In a weeks time, I taste a boatload of wine (seriously). I lot of my friends think that I’m lucky. Well, they’re right, and I wouldn’t give this job up for the world. The only thing that makes my job hard, is my feeling of responsibility to taste the samples given to me as quickly as possible and to put my reviews either in my Moleskine, on my Youtube channel (Stan The Wine Man TV), or right here on Stanthewineman.com. Here for your reading pleasure, are thirteen wines that I have reviewed in my Moleskine (good or bad), this past week.

2014 Duck Pond Pinot Gris (Willamette Valley, Oregon)… $10.

Pears and apples on the nose with a kiss of melon and white flowers. Nice creamy mouth-feel, but remains dry. Apple notes are prominent on the palate backed by creamy pear notes with a little hit of lemon grass on the finish. (B/B+)

2014 J Winery Pinot Gris (California)… $17.

Aromas of perfumed herbs, apple and melon with a touch of pear skin coming through. Good balance and weight in the mouth with notes of melon, apple and pear that blend nicely front to back into a clean, decently long finish. (B/B+)

2014 Cougar Crest Viognier (Walla Walla, WA)… $15.

One of my favorite wines to smell is Viognier… In most cases it is very fruity and floral. This one from Cougar Crest did not let me down. Aromas of banana, peach and melon with hits of coconut meat and a little celery action. Fairly rich on the palate with notes of banana, papaya and mango. The fruit is rich, but the wine remains clean in the mouth, avoiding any heaviness. Good balance front to back with peach and coconut meat notes joining the action on the finish. A very good example of what Washington State can do with this varietal. (A-)

2013 Davis Bynum Chardonnay River West Vineyard (Russian River Valley, CA)… $23.

A load of oak on the nose with notes of smokey pears and hits of butterscotch. The oak is overwhelming on the palate…You can almost chew this wine. Pear notes come through, but it’s almost like someone smeared pear butter on a board and served it up wood and all. The fruit tries to come through with some pineapple notes on the finish, but the oak is too dominate. (D+/C-)

2014 Altesino Rosso (Toscana, Italy)… $19.

Aromas of rose petal, soft older leather, tobacco and cherries with a tiny hit of cranberry coming through. Nice cherry fruit on the palate with a tobacco edge. Plum notes are the backbone of this wine with a nice balance of acidity. A mineral component sneaks in on the back of the mid-palate leading into a cherry, chalky finish. This is a well made wine for twenty bucks with a good balance of fruit, acidity and tannins. (B/B+)

2011 Castello di Bossi Chianti Classico (C. Berardenga, Italy)… $20.

Very savory on the nose with a little saline action, joined by notes of dark cherries a hint of tobacco and forest dirt. Sweet tannins support cherry and mineral notes front to back with a little worn leather underneath. Licorice notes hit on the finish with a touch of grip to the tannins. This wine shows old world rusticity with enough fruit to keep new world wine drinkers interested. (B/B+)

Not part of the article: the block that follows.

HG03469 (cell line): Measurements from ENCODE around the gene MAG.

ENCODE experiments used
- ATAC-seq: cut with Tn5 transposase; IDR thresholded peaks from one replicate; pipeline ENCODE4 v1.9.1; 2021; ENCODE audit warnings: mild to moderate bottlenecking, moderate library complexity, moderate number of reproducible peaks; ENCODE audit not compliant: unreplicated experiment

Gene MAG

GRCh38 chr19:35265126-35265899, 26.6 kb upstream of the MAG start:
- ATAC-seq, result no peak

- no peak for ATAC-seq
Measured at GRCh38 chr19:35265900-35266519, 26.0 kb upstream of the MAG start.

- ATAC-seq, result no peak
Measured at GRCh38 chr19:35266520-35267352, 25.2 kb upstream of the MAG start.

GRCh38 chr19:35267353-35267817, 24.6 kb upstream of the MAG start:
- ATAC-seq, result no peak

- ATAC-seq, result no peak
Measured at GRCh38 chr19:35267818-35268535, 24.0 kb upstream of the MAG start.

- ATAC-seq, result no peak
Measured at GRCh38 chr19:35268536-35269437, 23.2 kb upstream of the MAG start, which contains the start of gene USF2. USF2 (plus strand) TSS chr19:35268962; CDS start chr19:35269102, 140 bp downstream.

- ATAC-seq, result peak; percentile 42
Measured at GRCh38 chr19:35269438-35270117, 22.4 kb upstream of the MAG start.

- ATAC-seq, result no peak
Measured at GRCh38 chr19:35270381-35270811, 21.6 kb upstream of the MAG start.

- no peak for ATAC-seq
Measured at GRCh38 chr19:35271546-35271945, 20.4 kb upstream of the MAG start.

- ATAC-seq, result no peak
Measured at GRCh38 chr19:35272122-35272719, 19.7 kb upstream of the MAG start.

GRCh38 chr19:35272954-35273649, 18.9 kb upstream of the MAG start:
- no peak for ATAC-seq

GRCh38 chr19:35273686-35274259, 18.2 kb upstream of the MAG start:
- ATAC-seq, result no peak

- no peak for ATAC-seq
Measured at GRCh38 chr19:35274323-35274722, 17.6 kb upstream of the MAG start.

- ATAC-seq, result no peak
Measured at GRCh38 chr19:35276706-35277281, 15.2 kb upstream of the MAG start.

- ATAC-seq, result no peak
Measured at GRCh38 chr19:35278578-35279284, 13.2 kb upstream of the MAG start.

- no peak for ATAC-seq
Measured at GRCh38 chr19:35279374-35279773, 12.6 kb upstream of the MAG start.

2013 Campos De Risca Monastrell-Syrah (Jumilla, Spain)… $12.

The name of the winery means the field of rocks which I thought was very cool, and the wine is made from organically grown fruit. It’s real grapey on the nose with a backdrop of red flowers. Plum and strawberry notes come through big time on the palate front to finish. Nice acidity backs the fruit along with a good hit of minerals. Rose petal notes sneak in on the mid-palate leading into a plum jam element on the finish joined by notes of white pepper and crushed rock. It never ceases to amaze me how these wines from Spain deliver so much at ridiculous prices. (B/B+)

2013 Baron Des Chartrons Bordeaux (Bordeaux, France)… $9.

This Bordeaux is very challenged on the nose with slight cherry, tobacco and crushed rock notes. This baby is very tart on the palate, showing notes of under-ripe cherries with some minerality and worn leather notes backing it up. This puppy is bright and simple. If you like this style and the price, knock yourself out. (C-)

2013 Davis Bynum “Janes Vineyard” Pinot Noir (Russian River Valley, CA)… $30.

Aromas of cinnamon, Asian spices, cherries, cola and black tea. You want to get me excited about a Pinot, throw these aromatics in the mix. Dark, ripe cherry notes are prominent on the palate without getting heavy. Notes of Root Beer and Asian spices join the cherry party with hits of black tea sneaking in. Long pleasing finish. This Pinot has nice balance with enough acidity to keep everything in check. (B+/A-)

2011 Camaraderie Cellars Cabernet Franc (Washington)… $20.

Intense aromas of currants, chocolate and violets. Smooth tannins support notes of currants and chocolate front to back, with hits of pencil lead sneaking in. This is really a chocolate party in the mouth with cherry and violet notes making an appearance. Seamless flow across the palate into a long, delicious finish. This is not a Cab Franc for fans of Chinon (which I like a lot). That being said, there are a ton of you out there that are going to love this baby. (A-)

2012 Benson Vineyards Merlot (Lake Chelan, WA)… $26.